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TheScientificWorldJOURNAL
Volume 7, Pages 880-887
http://dx.doi.org/10.1100/tsw.2007.128
Research Article

Seasonal Changes in Sleep Duration in African American and African College Students Living In Washington, D.C.

1District of Columbia Department of Mental Health and St. Elizabeths Hospital, Residency Training Program, 2700 Martin Luther King Jr. Avenue, S.E., Washington, D.C. 20032, USA
2Psychology Department, University of Vermont, John Dewey Hall, 2 Colchester Avenue, Burlington, VT 05405, USA
3Mood and Anxiety Program, Department of Psychiatry, University of Maryland School of Medicine, 685 West Baltimore Street, MSTF Building, Room 502, Baltimore, MD 21201, USA

Received 1 April 2007; Revised 22 April 2007; Accepted 23 April 2007

Academic Editor: Joav Merrick

Copyright © 2007 Janna Volkov et al.

Abstract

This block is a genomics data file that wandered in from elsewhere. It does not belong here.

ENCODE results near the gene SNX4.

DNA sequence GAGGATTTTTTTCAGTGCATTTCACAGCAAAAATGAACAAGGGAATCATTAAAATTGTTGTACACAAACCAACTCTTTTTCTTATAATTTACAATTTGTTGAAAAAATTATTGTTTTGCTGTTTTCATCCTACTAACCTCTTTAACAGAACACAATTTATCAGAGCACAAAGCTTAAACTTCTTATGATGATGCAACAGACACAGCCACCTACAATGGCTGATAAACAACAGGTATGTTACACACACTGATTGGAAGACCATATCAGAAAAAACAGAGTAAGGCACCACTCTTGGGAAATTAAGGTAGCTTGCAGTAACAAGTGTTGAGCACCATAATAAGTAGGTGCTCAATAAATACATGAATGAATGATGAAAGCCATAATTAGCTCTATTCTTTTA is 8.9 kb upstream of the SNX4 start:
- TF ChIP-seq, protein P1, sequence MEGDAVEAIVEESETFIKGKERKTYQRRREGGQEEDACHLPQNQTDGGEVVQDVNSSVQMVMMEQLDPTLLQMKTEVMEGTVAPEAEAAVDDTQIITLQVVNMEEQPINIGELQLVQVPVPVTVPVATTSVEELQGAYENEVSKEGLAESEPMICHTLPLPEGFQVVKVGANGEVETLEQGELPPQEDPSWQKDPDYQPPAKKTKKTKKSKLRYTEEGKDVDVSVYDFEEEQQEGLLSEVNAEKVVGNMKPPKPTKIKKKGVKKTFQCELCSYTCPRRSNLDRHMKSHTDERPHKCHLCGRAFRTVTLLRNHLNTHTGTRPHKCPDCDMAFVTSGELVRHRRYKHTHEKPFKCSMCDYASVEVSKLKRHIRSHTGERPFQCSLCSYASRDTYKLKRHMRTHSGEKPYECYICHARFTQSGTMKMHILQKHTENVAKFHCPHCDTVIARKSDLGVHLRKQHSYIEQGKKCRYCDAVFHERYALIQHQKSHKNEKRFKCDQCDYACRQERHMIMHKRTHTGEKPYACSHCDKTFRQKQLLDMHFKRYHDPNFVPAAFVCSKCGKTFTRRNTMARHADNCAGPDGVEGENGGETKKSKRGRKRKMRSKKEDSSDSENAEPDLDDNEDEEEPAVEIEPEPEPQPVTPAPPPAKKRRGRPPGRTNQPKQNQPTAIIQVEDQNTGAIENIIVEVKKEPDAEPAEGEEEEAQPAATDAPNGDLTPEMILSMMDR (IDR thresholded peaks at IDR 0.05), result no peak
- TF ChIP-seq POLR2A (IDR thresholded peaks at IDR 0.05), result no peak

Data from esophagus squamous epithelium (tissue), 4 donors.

Duration of nocturnal melatonin secretion, a marker of “biological night” that relates to sleep duration, is longer in winter than in summer in patients with seasonal affective disorder (SAD), but not in healthy controls. In this study of African and African American college students, we hypothesized that students who met criteria for winter SAD or subsyndromal SAD (S-SAD) would report sleeping longer in winter than in summer. In addition, based on our previous observation that Africans report more “problems” with change in seasons than African Americans, we expected that the seasonal changes in sleep duration would be greater in African students than in African American students. Based on Seasonal Pattern Assessment Questionnaire (SPAQ) responses, African American and African college students in Washington, D.C. (N = 575) were grouped into a winter SAD/S-SAD group or a no winter diagnosis group, and winter and summer sleep length were determined. We conducted a 2 (season) × 2 (sex) × 2 (ethnicity) × 2 (winter diagnosis group) ANCOVA on reported sleep duration, controlling for age. Contrary to our hypothesis, we found that African and African American students with winter SAD/S-SAD report sleeping longer in the summer than in the winter. No differences in seasonality of sleep were found between African and African American students. Students with winter SAD or S-SAD may need to sacrifice sleep duration in the winter, when their academic functioning/efficiency may be impaired by syndromal or subsyndromal depression, in order to meet seasonally increased academic demands.